Dr. Stephen Smith (Infectious Disease Specialist) Bio, Age, Hydroxychloroquine, COVID -19


Dr. Stephen Smith Bio

Dr. Stephen Smith is an Infectious Disease Specialist in Roseland, New Jersey and the founder of The Smith Center for Infectious Disease and Urban Health. He is also an assistant professor at the University of Medicine and Dentistry of New Jersey, Department of Preventive Medicine and Community Health.

Dr. Stephen Smith Education

Dr. Smith graduated from Duke University and hold a Master Doctorate from Yale University School of Medicine.

Dr. Stephen Smith Infectious Disease Specialist

Dr. Stephen did his Internal Medical residency at the University of Virginia, Charlottesville, VA and was also an Internal Medicine Residency at St. Michael’s Medical Center, Newark, NJ.

He was a medical staff fellow in Infectious Diseases, National Institute of Allergy and Infectious Diseases, Bethesda, MD. He also served as a research scientist at the Laboratory of Animal Models of AIDS, Aaron Diamond AIDS Research Center, Tuxedo and Manhattan, NY.

He is the Executive Director and Founder, Smith Center for Infectious Diseases and Urban Health, East Orange, New Jersey and also a physcian in Hillsborough, New Jersey.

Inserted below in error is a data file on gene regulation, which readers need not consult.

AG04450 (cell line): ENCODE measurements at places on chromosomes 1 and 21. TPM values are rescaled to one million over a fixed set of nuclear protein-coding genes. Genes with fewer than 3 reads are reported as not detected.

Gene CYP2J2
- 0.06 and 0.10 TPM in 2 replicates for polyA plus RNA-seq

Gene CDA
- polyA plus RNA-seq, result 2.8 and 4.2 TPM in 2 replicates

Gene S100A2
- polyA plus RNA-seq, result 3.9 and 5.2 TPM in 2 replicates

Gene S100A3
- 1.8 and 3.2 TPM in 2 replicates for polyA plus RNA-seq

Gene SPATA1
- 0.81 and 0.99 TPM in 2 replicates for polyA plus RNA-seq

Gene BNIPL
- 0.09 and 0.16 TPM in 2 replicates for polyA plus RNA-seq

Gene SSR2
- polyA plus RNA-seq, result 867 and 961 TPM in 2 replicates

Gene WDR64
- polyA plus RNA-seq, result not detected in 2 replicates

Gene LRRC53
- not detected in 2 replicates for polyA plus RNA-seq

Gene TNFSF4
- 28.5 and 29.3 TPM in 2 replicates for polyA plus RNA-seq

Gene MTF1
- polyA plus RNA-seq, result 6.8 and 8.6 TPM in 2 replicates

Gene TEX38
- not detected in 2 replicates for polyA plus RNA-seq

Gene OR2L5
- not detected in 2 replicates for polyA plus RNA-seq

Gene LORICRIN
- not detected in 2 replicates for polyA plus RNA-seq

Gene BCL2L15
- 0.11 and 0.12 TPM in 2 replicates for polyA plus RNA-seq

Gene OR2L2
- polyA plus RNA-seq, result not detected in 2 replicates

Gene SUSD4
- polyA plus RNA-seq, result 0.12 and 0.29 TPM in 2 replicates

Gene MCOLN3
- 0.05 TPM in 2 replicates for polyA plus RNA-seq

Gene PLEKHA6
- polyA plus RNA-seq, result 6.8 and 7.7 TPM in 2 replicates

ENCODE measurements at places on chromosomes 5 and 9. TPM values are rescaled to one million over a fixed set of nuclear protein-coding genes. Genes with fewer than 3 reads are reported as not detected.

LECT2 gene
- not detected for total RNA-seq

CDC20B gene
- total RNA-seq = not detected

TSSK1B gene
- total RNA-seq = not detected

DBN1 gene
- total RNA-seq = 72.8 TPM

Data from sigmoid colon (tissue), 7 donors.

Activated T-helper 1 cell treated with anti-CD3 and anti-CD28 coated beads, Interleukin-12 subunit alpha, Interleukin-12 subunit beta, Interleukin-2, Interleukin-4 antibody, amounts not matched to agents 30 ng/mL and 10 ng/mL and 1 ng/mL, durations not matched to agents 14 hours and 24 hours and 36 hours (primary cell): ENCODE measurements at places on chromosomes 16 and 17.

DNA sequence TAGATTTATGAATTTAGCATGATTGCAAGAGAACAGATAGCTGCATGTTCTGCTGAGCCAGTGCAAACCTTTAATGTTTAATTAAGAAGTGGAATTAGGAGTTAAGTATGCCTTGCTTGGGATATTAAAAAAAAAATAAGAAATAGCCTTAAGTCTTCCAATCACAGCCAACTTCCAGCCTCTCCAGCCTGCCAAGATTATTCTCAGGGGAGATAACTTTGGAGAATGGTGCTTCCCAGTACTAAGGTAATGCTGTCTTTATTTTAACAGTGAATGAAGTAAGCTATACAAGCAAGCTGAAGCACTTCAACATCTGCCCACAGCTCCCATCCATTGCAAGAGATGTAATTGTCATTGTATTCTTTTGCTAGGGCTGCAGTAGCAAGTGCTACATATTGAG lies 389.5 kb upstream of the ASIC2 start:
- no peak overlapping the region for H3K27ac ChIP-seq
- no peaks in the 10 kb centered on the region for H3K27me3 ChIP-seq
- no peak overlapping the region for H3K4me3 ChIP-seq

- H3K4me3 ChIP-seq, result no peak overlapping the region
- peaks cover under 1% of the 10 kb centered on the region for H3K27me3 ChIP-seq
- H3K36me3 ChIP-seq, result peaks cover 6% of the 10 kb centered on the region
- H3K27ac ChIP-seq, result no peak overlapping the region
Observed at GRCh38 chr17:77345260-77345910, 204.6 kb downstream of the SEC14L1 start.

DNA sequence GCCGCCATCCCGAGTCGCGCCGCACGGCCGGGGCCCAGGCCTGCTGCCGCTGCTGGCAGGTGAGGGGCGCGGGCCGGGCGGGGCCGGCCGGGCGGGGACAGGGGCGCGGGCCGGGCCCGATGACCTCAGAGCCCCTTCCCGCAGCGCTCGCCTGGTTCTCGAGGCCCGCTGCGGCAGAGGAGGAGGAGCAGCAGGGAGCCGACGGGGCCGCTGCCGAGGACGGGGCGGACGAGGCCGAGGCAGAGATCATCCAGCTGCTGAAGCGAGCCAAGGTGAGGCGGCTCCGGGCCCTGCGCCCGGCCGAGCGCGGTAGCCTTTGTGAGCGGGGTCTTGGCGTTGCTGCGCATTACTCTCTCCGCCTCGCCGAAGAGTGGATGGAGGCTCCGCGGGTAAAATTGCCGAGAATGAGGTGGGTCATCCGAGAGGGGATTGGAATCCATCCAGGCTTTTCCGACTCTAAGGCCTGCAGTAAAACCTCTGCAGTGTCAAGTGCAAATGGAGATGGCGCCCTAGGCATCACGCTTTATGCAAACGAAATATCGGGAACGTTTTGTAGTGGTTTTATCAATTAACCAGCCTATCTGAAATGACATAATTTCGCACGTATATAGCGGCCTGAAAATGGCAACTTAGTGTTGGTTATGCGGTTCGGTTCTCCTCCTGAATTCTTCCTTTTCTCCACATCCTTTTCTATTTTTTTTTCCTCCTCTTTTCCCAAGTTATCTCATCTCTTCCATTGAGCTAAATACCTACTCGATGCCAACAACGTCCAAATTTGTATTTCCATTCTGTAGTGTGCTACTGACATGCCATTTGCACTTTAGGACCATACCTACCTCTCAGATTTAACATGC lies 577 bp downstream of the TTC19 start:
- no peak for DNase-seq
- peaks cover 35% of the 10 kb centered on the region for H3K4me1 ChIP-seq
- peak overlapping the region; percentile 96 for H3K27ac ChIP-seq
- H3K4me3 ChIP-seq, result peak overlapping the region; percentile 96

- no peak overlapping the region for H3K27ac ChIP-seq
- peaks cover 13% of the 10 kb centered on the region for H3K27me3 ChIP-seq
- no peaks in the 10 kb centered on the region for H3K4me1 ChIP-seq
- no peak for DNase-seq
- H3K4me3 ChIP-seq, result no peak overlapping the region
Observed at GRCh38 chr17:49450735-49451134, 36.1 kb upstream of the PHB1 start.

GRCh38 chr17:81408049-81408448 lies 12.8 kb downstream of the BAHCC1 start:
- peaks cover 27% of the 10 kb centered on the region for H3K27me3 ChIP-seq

He previously served as the medical director at Peter Ho Memorial Clinic, Saint Michael’s Medical Center and also as the Chief, Infectious Diseases. Prior to that, he was the program director, Infectious Diseases.

Dr. Stephen Smith COVID -19 – Dr. Stephen Smith Hydroxychloroquine

On April 1, 2020 while appearing on “The Ingraham Angle” Dr. Stephen said that he was optimistic about the use of Hydroxychloroquine and antibiotics to treat COVID-19 patients, calling it “a game-changer.” He said “I think this is the beginning of the end of the pandemic. I’m very serious.”

Dr. Smith said he was treating 72 COVID-19 patients and that he had been treating “everybody with hydroxychloroquine and azithromycin [an antibiotic]. We’ve been doing so for a while.”

He alleged that not a single COVID-19 patient of his that has been on the hydroxychloroquine and azithromycin regimen for five days or more has had to be intubated.

“The chance of that occurring by chance, according to my sons Leon and Hunter who did some stats for me, are .000-something, it’s ridiculously low.”

He went on to explain “intubation means actually putting a tube down into your trachea and then you’re placed on the ventilator for respiratory support.”

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